On page 9-10 Kristie had the students turn and talk to their partner to tell what their thoughts were about Sam. She is listening for predictions when she does this. She points out what is happening with the illustrations. On the next page she talks about how Sam looks unsuspecting and explains that the word means "you don't know." She has someone come up and act out Sam. They have to be unsuspecting and act like they don't know Leonardo is not there. What is Sam thinking? If no one is around him he's thinking he doesn't have any friends. Sam says, "I don't have any friends!" The student actor says this. She gets another student volunteer to be Leonardo and tells them to put out their tongue and freeze. She talks about being brave to help students get over their nervousness. Next the whole class makes music; scary music, "da dum... da dum..." Then Leonardo gave it all he got. Students loved the build up then the volunteers were told to go back to seats. "What did Leonardo want to do?" she asks. "Scare Sam," says a student. "Did he?" "No," replies the class.
After Leonardo's scare attempt, Sam has a conniption and everything that has gone wrong. Kristie has the students turn and talk about what Leonardo is thinking. She starts to read again and explains the word, "decision." She asks students to think of one thing Leonardo can do? One student says, Leonardo can help Sam. She prompts the students for another idea and tells them they can't say help Sam because that is idea number one. Another student says he can scare Sam again. "Leonardo wants to scare people so you would think he would do that again, right? But look at what he does. He wants to be a friend," she says. On post-it #2, she says, show how Leonardo has changed. She helps them start with, "I used to think... but now I think..."Tells them to finish their thought and finishes the book.
Some people think this is just a book about a monster being a friend, but I think Mo Willems wants us to think about something more. On post-it number 3 can you write what the author was trying to teach us about the world or about people (synthesis and interpretation). Put your clipboard behind you and put your pencil behind you. All I should see is your faces and hands in your lap if comfortable there.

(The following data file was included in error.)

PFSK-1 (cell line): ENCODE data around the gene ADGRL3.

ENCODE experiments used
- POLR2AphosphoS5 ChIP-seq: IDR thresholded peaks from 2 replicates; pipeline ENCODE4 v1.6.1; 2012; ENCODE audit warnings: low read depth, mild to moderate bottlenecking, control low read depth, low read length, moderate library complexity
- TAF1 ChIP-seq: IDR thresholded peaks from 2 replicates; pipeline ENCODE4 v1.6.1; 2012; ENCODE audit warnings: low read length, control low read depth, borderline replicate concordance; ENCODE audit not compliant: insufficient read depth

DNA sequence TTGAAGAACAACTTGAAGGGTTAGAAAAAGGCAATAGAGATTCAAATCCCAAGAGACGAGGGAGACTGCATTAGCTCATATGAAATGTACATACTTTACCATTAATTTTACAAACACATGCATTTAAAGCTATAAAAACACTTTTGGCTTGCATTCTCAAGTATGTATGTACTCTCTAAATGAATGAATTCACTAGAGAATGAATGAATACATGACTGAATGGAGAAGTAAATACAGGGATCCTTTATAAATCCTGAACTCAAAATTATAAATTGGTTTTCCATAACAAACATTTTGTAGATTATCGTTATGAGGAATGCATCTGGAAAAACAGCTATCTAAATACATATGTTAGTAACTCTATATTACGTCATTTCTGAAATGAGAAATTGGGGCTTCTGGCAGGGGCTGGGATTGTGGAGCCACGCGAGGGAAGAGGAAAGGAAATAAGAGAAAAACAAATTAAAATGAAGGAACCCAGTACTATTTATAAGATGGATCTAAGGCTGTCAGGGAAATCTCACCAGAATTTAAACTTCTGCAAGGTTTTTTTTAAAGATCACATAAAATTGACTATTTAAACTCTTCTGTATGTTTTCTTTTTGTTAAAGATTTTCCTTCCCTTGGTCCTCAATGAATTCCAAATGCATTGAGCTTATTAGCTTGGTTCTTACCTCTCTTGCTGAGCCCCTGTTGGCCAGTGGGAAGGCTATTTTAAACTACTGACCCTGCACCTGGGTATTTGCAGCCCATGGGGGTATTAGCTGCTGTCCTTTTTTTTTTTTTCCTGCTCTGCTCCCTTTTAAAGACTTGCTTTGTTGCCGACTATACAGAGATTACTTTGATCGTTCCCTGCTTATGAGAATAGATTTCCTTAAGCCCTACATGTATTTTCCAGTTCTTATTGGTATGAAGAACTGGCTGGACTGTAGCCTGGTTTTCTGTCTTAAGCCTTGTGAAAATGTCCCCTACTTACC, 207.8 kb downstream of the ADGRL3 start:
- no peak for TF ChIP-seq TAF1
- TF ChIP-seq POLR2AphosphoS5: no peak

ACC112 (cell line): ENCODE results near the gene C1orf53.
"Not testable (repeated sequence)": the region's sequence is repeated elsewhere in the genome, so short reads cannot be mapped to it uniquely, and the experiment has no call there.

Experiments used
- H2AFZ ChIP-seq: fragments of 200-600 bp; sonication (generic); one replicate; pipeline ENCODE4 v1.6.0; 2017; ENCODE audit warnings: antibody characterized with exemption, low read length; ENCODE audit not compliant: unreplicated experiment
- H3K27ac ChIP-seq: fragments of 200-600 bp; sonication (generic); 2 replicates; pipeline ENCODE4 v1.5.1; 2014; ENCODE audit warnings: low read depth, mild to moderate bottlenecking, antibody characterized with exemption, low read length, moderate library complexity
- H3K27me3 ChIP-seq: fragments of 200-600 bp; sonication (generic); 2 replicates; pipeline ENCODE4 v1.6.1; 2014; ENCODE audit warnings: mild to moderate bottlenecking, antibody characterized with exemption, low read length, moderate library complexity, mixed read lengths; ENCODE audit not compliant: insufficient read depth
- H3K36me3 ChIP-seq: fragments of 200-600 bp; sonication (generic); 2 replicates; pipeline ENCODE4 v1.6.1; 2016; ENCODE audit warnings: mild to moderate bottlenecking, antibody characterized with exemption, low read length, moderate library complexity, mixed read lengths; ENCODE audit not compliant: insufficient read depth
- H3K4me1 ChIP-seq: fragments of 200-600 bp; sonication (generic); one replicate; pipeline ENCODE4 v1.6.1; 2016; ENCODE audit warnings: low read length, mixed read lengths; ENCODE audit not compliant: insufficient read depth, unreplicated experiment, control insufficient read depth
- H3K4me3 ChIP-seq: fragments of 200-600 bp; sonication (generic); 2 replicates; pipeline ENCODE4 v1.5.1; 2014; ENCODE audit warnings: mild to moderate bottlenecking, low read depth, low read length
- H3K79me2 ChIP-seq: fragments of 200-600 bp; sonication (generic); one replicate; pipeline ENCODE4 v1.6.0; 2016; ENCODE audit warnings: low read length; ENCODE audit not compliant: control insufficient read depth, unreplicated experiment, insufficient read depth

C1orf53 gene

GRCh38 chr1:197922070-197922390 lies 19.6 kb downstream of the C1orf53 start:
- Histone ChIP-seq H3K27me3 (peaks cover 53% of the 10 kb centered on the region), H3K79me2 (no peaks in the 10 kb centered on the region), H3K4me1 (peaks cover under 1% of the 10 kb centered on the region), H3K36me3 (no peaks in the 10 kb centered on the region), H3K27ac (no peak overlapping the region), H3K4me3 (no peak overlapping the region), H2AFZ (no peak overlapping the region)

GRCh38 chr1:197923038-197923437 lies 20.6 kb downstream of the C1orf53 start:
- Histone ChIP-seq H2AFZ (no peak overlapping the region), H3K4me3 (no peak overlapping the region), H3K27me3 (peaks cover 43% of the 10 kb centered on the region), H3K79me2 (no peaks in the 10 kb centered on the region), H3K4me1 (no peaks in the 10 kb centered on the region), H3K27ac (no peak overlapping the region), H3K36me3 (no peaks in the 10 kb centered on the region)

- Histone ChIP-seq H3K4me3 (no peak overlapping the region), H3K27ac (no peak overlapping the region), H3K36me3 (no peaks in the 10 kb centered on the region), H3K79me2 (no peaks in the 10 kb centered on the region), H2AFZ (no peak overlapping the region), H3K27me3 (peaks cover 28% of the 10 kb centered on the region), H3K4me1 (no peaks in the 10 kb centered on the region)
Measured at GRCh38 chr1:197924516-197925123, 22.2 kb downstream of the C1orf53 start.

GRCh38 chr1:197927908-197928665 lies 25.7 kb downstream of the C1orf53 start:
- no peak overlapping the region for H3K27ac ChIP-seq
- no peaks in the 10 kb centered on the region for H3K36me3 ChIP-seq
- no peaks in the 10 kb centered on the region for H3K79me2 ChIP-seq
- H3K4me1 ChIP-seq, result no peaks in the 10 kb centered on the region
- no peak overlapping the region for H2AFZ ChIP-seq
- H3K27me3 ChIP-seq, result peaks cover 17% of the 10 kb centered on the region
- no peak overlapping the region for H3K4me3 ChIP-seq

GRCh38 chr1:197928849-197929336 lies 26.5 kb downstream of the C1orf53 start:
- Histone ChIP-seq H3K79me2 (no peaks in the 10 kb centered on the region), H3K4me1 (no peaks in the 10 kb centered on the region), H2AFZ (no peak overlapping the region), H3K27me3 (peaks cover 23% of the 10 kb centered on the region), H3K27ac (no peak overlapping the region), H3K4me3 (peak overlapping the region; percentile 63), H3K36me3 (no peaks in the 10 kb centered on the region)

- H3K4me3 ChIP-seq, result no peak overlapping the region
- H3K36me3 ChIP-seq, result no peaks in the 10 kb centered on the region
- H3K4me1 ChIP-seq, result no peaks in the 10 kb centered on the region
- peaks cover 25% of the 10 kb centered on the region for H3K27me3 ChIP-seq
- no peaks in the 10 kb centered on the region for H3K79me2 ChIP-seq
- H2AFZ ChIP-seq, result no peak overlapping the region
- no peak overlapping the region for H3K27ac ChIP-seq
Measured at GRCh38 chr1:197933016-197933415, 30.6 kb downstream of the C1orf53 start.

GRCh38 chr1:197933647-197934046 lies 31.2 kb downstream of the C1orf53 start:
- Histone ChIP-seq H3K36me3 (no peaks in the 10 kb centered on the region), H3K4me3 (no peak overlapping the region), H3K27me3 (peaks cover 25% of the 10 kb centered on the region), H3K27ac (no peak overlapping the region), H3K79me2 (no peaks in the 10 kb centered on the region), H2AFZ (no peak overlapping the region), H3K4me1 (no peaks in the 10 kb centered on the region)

Whole Class Conversation Modeled
Next she has a whole class conversation. "Let me explain what that is...the main rule is that you get to be the grownups. You don't even want to look at me. The second rule is you don't have to raise your hand. This is a like a conversation where you talk without raising your hand. You have to take turns. When one person is talking you wait for them to finish before you start talking. The main thing to remember is to look at each other. We're going to practice. Are you ready? Do you watch Scooby Doo? Do you ever watch Mickey Mouse? Which one do you think is better?" She asks. Scooby Doo the students shout. "Now we are going to have a whole class conversation just to practice. I'm going to let one person start and you'll take it from there." Silence. Students respond with, "Scooby Doo is better because he always got into trouble. Scooby Doo is ... funny. "
She stops them and explains to the teachers to start with pop culture as a way to practice the behaviors of whole class conversations. She will begin with what is better this lunch or that lunch or what do you like more at recess? In the beginning she is casual and doesn't use the talk prompts of "I agree" and "I disagree" but uses them if students are struggling or she is teaching a different way to talk.
She then goes back to the class and asks them to think about Leonardo and the terrible monster. "Are there any ideas you want to talk about in the circle?" Then she has them turn and talk. Listen for a student who is ready to start the conversation. "Back to the circle. Who wants to start our conversation off? Who's feeling brave?" Students talk away until she stops and says, "A couple of different ideas came up and I want to talk about them. One question is did Leonardo become friends with Sam because he couldn't be scary? Or is it okay for monsters to not be scary and be other things?" Turn and talk to your neighbor about that.
Then she recaps the two things they learned in a whole conversation 1) you don't have to raise hands 2) look at each other, NOT at each other . Last the students get instructions as to what to do with post-its. I am always struck by how often KA-2 teachers repeat instructions to students. I don't repeat enough. I was not able to see what the teachers did with the post-it notes because I had classes to teach. Next year I'll have to catch that part.
You probably have a crick in your neck just from finishing this post. Thanks for sticking with it!